MANHATTAN — The Environmental Protection Agency has announced that the Center for Hazardous Substance Research at Kansas State University will receive a $23 million grant to expand its Technical Assistance to Brownfields, or TAB, program that works to revitalize environmentally distressed properties.
These properties, known as brownfields, are often underutilized or blighted pieces of land that are not chosen for redevelopment for a variety of reasons, including potential or real environmental contamination. The TAB program helps property owners, developers and community leaders create an economic or community development plan and find resources for addressing the environmental issues and implementing the reuses of those properties. In addition to local and state governments, TAB also provides support to all U.S. federally recognized tribes.
Blase Leven, director of the Center for Hazardous Substance Research, said this specific five-year grant represents a sizeable increase in funding that will allow the program to expand and complete more projects within its 21-state regional and national footprint, including Kansas and other states from the Great Plains, Rocky Mountain and Great Lakes regions. K-State is also the national lead for collaborating with five other named TAB providers that serve the western and eastern regions of the United States.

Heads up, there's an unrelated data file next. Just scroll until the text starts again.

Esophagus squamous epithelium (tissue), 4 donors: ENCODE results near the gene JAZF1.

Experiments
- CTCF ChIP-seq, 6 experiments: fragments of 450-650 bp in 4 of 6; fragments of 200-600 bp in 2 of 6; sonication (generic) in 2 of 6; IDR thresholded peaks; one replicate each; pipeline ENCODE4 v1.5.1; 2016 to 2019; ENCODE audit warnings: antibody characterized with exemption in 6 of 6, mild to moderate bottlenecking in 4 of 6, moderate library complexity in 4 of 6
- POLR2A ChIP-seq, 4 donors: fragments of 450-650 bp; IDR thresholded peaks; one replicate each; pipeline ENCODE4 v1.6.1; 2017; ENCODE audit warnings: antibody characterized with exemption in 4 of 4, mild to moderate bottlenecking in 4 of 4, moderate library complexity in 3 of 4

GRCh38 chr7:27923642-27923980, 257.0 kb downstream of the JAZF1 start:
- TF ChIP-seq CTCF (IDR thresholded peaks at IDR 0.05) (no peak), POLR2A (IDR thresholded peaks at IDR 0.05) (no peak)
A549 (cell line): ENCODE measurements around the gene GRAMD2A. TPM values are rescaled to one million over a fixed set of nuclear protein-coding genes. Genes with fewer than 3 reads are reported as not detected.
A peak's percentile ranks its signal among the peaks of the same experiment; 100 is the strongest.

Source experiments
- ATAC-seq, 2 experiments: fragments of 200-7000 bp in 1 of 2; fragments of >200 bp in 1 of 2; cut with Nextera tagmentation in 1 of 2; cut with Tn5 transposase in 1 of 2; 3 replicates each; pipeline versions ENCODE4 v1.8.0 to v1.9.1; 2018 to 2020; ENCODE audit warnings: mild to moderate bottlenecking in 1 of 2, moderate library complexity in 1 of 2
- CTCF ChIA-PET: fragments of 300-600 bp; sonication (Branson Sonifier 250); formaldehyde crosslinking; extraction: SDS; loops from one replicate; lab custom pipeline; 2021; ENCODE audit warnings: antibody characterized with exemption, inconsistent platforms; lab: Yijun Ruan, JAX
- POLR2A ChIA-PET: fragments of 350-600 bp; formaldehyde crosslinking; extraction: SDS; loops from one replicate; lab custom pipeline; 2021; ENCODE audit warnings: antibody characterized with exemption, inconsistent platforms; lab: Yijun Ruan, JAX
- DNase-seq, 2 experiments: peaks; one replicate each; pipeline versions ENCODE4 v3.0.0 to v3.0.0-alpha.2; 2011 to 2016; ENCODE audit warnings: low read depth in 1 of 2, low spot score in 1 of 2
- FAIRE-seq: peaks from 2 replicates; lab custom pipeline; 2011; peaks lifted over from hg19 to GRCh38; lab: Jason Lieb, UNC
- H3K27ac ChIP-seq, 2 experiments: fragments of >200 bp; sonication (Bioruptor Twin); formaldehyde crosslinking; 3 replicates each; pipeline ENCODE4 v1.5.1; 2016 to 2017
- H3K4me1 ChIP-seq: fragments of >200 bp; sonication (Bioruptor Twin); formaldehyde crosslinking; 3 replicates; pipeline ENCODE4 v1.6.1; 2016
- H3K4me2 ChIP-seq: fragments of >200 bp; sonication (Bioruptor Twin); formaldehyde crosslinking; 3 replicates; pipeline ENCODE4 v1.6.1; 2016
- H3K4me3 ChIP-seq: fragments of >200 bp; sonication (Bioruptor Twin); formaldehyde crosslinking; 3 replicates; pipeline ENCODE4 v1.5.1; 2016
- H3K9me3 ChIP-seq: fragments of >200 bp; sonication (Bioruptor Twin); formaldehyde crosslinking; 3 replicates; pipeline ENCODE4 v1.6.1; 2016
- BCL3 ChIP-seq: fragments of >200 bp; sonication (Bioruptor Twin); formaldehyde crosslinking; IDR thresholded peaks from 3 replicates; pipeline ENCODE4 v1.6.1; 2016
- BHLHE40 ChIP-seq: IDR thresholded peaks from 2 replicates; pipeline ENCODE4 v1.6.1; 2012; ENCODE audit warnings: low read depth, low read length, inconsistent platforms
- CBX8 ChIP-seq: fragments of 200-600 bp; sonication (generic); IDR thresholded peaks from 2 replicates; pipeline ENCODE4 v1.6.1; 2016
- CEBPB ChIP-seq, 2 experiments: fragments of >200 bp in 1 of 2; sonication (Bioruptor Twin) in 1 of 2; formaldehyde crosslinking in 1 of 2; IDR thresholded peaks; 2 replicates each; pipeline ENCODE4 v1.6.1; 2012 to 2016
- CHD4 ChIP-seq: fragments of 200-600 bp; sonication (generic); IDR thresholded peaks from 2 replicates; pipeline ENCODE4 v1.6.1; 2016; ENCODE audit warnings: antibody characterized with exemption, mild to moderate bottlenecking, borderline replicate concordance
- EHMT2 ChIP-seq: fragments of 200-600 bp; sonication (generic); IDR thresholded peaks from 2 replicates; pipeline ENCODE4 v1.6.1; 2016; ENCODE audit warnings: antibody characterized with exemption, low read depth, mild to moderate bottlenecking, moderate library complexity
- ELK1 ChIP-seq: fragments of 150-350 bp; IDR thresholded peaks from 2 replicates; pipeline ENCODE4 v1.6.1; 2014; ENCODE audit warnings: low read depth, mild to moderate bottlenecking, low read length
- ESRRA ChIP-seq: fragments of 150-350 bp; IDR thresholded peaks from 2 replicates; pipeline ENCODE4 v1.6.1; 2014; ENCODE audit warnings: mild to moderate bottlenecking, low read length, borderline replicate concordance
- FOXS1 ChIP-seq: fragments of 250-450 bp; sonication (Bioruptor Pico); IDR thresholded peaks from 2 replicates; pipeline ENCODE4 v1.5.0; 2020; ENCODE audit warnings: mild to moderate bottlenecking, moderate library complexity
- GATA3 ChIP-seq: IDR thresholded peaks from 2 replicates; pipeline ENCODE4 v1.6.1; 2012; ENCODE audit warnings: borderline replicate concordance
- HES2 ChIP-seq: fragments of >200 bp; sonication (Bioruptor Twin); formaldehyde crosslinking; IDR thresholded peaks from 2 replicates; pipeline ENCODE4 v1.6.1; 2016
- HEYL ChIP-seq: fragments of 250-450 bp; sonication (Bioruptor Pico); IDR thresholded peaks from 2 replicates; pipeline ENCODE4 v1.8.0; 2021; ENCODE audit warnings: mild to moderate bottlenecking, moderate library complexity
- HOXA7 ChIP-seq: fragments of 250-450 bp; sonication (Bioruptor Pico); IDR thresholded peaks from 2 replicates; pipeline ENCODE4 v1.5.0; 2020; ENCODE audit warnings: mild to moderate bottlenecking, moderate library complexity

“The amount of funding now available to address environmental issues and achieve a community’s revitalization goals takes our work to a whole new level,” Leven said. “Projects that were previously too complicated or too big are now within reach for all types of communities. We look forward to seeing the positive changes in places and people’s lives that comes from this work.”
The TAB program operates through the Carl R. Ice College of Engineering and collaborates with a variety of K-State departments to achieve its goals, including the Tim Taylor Department of Chemical Engineering and the Department of Landscape Architecture and Regional and Community Planning, as well as K-State Engineering Extension.
The program also works alongside 35 universities and contractors stationed throughout the region. TAB provides support in many ways, including the use of web-based tools, outreach events, one-on-one assistance, and evaluations of community and economic goals over time.
In addition to providing an environmental service, the projects also make a sizable economic impact by creating improved places for communities to live, work and play while empowering local governments to sustain the revitalization approach well into the future.